November 3, 2017 

An Important Step to Advance Tax Reform


Dear neighbor,

The United States tax code has not seen significant reforms since 1986, and it is so complex the former IRS Commissioner needs to hire an accountant to prepare his tax returns. The current tax code, and the 20 volumes of regulations that accompany the law, includes more than 14.4 million words. Individuals and businesses spend about 6.1 billion hours each year complying with tax-filing requirements. Whatever your situation, I think most of us can agree that taxes are too high and our tax code is too long and too confusing.

Congress has been working hard on tax reform to simplify filing, to lower the overall tax rate for businesses and individuals, and to allow U.S. businesses to compete on a level playing field so they can better innovate and grow. This will spur economic growth, create jobs, and allow you to keep more of your hard-earned money.

This week, Ways and Means Committee Chairman Kevin Brady (TX-8) released the Tax Cuts and Jobs Act, the result of years of work to reform our tax code. Our goal is to create more jobs, implement fairer taxes, and to leave you with a bigger paycheck. I strongly support the House's effort to cut taxes, which will help individuals, families, and businesses. Examples of how the legislation will help Americans can be found here.

For individuals, we have focused on simplifying the system so that most Americans would be able to file on a post card sized document. It reduces the rates to 0 percent, 12 percent, 25 percent, 35 percent, and maintains the 39.6 percent rate for the highest earners. It also nearly doubles the standard deduction for individuals and families, vastly reducing the number of people who need to itemize their deductions.

The plan eliminates loopholes, but preserves important programs that allow those who itemize to deduct mortgage interest, local property taxes, and charitable contributions. The House bill does not affect your ability to contribute to tax advantaged retirement accounts like 401(k)s and Individual Retirement Accounts. This bill also preserves the tax breaks that we just passed for hurricane victims: making the personal casualty loss easier to deduct, encouraging charitable giving and providing penalty-free access to retirement funds. More detailed policy highlights regarding the rates and deductions compiled by the Ways and Means Committee can be found here.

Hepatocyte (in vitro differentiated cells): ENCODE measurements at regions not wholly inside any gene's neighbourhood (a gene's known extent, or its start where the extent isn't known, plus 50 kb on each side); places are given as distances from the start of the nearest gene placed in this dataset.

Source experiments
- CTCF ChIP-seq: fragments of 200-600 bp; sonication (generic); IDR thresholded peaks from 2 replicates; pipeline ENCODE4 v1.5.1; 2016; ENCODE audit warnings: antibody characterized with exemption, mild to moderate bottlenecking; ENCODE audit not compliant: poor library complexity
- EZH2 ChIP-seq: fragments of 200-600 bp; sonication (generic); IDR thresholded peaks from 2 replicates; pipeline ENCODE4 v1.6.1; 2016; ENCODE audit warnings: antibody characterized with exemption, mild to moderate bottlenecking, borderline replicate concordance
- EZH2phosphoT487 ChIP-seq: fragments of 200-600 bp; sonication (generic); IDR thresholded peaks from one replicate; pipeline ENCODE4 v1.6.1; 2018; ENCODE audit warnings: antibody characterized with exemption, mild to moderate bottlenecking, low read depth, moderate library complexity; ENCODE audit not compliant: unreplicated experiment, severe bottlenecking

Economic growth will also be accelerated by the business tax provisions. The corporate tax rate would be reduced from 35 percent to 20 percent. For small businesses, the rate would be cut to a maximum of 25 percent. The bill also preserves the research and development tax credit to ensure that American businesses continue to lead the world in technology development. It will also simplify the process for U.S. businesses to bring foreign earnings home to grow their businesses domestically.

The House will be debating this package over the course of the coming weeks, and I’ll be sure to keep you updated on our progress. For the full legislative text of the bill, please click here.

It is an honor and privilege to represent you and Texas in the United States House.


John Culberson


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